A recent update to Tesla’s website configurator reveals that it is prioritizing reservations that include the $12,000 full self-driving (FSD) option, at least for the Model Y and Model 3. For reservations of the Tesla Model Y in particular, delivery estimates change from six months from today (September), to two months (May), simply by choosing the FSD add-on.

Having first begun deliveries two years ago, the Tesla Model Y remains the American automaker’s most recent model to reach production. Since then, it has become a pivotal EV in helping the company gain an even larger global market share, especially now that it has debuted in additional markets like the UK.

With recent environmental approvals at the new Gigafactory Berlin, Tesla is sure to increase its EV output tenfold, already promising deliveries of German-built Model Ys in less than two weeks. Such a high rate of production to keep up with an ever-soaring demand does come at a cost, however. A cost that continues to increase given constraints to supply chains and battery materials like nickel.

Just last week, we saw some of the repercussions for consumers as a result of these global economic hindrances, when Tesla raised prices of the long-range versions of its Model Y and Model 3 EVs.

Most recently, those same EVs are seeing another interesting change to their reservation configurator – Tesla is prioritizing delivery times for Model Y and Model 3 if their respective customers spring for the $12,000 FSD add-on.

Tesla Model Y delivery
Comparison of current delivery times for the Model 3 and Model Y, based on whether you purchase FSD or not / Source: Tesla.com

Tesla will move your Model Y delivery up 4 months with FSD

As you can see from the configurator comparisons above, Tesla is currently incentivizing consumers to throw an extra $12k at their Model Y or Model 3 purchase by expediting their delivery.

Model 3 customers currently only see a month’s advantage on delivery times buying FSD vs. not. However, Model Y customers might be more motivated to add the FSD option if they have the money and don’t want to wait until September to drive their new EV. By spending $12,000 more, the Model Y delivery window jumps up to May, just two months from now.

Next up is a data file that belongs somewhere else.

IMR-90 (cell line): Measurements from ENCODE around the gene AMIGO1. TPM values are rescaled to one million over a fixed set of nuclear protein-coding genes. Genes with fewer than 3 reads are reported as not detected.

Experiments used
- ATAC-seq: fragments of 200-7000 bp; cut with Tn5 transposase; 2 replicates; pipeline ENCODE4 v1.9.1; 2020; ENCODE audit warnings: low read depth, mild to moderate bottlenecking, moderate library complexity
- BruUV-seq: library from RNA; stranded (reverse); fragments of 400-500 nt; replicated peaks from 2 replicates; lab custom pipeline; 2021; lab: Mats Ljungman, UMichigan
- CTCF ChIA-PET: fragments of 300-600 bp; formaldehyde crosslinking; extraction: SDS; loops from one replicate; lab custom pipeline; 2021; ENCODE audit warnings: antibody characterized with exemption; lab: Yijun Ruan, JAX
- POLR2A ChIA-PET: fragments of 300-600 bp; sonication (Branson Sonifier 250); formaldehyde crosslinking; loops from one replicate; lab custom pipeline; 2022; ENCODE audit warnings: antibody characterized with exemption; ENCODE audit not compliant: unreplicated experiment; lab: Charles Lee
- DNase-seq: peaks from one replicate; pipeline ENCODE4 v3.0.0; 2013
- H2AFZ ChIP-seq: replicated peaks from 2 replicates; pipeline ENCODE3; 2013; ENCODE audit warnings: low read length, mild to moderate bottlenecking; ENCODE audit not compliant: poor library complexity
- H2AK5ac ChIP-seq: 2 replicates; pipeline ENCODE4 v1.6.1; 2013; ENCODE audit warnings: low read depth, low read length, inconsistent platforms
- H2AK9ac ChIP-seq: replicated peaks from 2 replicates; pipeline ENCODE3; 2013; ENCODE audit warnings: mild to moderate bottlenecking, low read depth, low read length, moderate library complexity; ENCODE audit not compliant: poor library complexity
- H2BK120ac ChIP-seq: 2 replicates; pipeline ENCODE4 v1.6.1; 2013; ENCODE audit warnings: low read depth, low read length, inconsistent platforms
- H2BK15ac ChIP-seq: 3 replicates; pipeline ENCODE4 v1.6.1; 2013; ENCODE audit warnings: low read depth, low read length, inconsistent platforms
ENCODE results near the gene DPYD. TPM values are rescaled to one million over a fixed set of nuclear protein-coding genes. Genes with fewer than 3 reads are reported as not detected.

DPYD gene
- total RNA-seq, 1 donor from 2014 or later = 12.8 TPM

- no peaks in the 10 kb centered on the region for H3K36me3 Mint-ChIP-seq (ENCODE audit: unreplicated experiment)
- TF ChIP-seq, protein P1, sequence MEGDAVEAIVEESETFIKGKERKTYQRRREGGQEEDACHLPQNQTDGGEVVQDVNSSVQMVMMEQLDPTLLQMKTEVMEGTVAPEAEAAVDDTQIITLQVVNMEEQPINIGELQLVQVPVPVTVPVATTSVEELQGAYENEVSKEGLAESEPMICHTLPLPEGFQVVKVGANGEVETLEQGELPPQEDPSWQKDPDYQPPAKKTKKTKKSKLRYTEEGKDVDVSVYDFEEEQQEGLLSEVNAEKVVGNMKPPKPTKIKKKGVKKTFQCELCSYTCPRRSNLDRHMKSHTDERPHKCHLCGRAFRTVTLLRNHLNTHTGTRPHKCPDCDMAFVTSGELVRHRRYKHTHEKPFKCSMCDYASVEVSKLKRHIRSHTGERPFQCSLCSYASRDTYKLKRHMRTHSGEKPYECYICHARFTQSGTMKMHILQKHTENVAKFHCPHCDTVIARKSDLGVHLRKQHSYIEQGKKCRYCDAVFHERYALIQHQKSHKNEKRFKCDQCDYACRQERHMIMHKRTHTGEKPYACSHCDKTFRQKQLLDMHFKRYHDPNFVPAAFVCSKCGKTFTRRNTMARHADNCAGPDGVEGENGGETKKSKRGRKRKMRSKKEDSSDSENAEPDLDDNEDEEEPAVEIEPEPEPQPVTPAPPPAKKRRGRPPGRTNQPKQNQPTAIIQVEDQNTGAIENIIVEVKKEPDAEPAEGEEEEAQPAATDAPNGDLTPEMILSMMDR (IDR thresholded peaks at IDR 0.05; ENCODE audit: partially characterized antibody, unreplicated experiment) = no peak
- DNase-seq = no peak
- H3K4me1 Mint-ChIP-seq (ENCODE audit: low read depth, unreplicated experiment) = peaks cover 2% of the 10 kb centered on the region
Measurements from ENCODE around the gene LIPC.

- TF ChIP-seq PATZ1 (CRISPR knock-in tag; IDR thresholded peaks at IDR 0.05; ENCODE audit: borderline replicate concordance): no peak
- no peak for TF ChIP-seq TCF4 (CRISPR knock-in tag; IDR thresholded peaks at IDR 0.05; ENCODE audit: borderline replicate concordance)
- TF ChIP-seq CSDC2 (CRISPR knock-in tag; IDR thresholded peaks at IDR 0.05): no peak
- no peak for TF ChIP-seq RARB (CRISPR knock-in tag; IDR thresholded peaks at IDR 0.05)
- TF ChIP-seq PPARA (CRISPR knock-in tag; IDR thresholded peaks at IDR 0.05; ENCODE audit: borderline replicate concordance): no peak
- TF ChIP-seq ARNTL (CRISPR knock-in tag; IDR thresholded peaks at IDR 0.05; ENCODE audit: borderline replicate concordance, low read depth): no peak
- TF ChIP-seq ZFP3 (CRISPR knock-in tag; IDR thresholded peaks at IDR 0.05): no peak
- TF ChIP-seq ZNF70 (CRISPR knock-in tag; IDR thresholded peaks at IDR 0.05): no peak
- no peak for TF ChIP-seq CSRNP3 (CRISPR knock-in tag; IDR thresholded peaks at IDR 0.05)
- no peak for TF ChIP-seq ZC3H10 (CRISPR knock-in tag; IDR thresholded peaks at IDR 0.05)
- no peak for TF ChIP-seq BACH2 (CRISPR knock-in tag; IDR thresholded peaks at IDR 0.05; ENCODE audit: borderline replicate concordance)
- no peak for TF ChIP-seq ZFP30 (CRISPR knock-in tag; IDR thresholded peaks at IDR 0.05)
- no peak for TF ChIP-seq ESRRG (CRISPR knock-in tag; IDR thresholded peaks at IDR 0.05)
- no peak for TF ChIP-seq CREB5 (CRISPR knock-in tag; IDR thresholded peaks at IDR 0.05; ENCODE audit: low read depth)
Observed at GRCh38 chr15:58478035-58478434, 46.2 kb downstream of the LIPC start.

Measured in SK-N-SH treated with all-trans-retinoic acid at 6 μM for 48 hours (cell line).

Currently, delivery times for the Tesla Model X and Model S are not affected by the choice to add FSD capabilities or not. Despite some of these recent changes, the demand for Tesla vehicles is still sky high, especially with soaring prices for gasoline and diesel fuels.

For those consumers who were planning to give FSD a shot on their new Model Y anyway, this may come as welcomed news. For others, however, it may not be worth the money to jump the delivery line by a few months. There’s always the pre-owned market too!

Electrek’s Take

Naturally, Tesla cannot be reached for any explanation, but it’s a fair guess that it’s a strategic move to maximize income from sales as the prices to produce these EVs continue to rise, given current global circumstances and Tesla.

There are of course other contributing factors to delivery delays too. For instance, Gemini Wheels will send your Model Y delivery estimate all the way to December. That being said, those are tangible hardware items whose availability is directly linked to supply chain issues, versus a simply FSD unlock via software update.

Critics of Tesla’s FSD, including ourselves, can also point out that the $12,000 add-on is a bold bet based upon a promise that CEO Elon Musk has been “next year-ing” for at least half a decade now. Furthermore, the true prospect of full-self driving feels as equally distant from fruition as it was before Musk’s last public punt and the one before. For that reason, this isn’t a sound pricing package, even if it means an earlier delivery.

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About the Author

Scooter Doll

Scooter Doll is a writer, designer and tech enthusiast born in Chicago and based on the West Coast. When he’s not offering the latest tech how tos or insights, he’s probably watching Chicago sports.
Please send any tips or suggestions, or dog photos to him at scooter@9to5mac.com